Besides books of minutes, the collection includes a wide range of historical documents and ephemera such as photo albums, church bulletins, lists of offerings pledges, and various other materials that offer information on the congregations, including the existence of a church-affiliated Boy Scout troop, lists of individuals served by church-run dispensaries, etc. These materials complement the microfilmed Princeton University Library collections of materials on religion in Cuba, among them, “Cuba Protestant Serials” and “Protestant Churches in Cuba.”
The Heraldo Cristiano magazine is particularly useful for anyone seeking a good understanding of the church’s development since 1919. Each edition consists of between fifteen and thirty-six pages of articles and regular sections. These include family devotionals, Sunday school curricula, news from around the world, and up to the mid 1930s, a section called “Cuba Seca” (dry Cuba) devoted to the subject of temperance. Both Cuban authors and US-based clergy and laypeople contributed to the magazine. The Heraldo Cristiano included information on church happenings, clergy appointments, and a social notes section announcing births, baptisms, and marriages, as well as obituaries. The monthly publication also carried photographs of clergy, church buildings, and benevolent work at orphanages and retirement homes. One particularly telling photograph showed a half-burnt Bible, victim of the intolerant zeal of a Catholic priest. The Heraldo Cristiano also carried ads for bookstores selling Christian books, Protestant schools, and other products and services.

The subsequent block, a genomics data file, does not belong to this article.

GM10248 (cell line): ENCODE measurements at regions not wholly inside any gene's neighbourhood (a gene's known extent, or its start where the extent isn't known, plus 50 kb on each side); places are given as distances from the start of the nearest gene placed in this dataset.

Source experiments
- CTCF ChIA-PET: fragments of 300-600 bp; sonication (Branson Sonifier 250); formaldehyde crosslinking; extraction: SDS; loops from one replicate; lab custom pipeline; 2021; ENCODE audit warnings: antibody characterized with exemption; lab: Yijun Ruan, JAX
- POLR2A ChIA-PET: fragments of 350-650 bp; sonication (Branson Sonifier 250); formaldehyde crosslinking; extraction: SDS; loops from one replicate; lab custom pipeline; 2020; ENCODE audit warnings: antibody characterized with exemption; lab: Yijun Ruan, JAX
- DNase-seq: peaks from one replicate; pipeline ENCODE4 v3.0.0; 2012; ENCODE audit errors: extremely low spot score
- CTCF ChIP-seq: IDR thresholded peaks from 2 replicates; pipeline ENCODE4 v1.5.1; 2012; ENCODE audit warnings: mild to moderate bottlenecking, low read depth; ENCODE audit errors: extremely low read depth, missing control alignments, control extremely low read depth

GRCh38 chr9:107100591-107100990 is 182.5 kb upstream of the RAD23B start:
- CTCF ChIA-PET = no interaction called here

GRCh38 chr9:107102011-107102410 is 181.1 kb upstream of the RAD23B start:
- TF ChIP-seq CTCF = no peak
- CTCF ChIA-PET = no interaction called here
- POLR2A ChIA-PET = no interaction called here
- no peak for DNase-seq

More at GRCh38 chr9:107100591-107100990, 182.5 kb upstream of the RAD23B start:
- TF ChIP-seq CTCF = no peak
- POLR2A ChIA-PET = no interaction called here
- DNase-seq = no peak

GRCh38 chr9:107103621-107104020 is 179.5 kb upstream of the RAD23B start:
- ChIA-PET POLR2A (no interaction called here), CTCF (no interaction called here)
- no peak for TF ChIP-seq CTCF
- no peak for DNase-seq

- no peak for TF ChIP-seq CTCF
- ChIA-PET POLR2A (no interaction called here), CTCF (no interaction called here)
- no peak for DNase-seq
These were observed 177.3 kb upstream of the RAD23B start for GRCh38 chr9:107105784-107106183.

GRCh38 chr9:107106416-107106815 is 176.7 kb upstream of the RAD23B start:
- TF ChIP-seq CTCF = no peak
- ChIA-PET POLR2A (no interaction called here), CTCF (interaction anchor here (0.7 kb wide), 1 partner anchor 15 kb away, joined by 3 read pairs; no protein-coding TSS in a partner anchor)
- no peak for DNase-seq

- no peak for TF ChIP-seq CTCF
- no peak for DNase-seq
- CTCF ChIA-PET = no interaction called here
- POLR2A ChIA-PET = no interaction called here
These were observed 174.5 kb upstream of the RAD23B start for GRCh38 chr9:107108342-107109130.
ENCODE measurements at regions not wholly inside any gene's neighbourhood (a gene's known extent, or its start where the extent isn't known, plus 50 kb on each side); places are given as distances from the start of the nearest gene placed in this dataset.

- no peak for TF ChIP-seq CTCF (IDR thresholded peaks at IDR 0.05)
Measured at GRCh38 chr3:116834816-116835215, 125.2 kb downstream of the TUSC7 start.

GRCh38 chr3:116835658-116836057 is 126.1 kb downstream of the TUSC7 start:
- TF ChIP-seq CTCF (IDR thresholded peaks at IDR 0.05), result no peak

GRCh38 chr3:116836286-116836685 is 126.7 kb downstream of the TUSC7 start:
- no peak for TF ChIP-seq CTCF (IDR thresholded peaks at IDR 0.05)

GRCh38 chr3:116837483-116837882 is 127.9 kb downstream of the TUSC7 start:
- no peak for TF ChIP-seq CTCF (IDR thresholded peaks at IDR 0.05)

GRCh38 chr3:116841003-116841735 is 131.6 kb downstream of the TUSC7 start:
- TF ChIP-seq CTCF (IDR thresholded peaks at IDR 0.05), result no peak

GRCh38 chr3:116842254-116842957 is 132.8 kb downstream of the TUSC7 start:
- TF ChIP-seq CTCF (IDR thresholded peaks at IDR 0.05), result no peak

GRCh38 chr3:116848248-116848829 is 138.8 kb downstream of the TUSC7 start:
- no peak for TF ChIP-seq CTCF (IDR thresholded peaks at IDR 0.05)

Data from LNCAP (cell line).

The Heraldo Cristiano is also a valuable source to trace the relations of the denomination with various Cuban governments, particularly the revolutionary government since 1959. The February 24, 1959 issue, for example, carried a jubilant editorial entitled “La fiesta de la Patria liberada.” With the passing of time, the Presbyterian Church increased its support for the state and its official magazine included titles such as “Presencia del hombre protestante en la revolución.”
While students of Latin America demography have, for many decades, made good use of Catholic baptismal, confirmation, marriage, and burial records, few have consulted similar records generated by Protestant denominations. Such records, included in this collection, can shed much light on demographic questions and social realities. For example, the role of women in various leadership positions and as educators; and the rapid Cubanization of the clergy in the early years of the twentieth century. Genealogists and individuals putting together family trees will also find these records useful.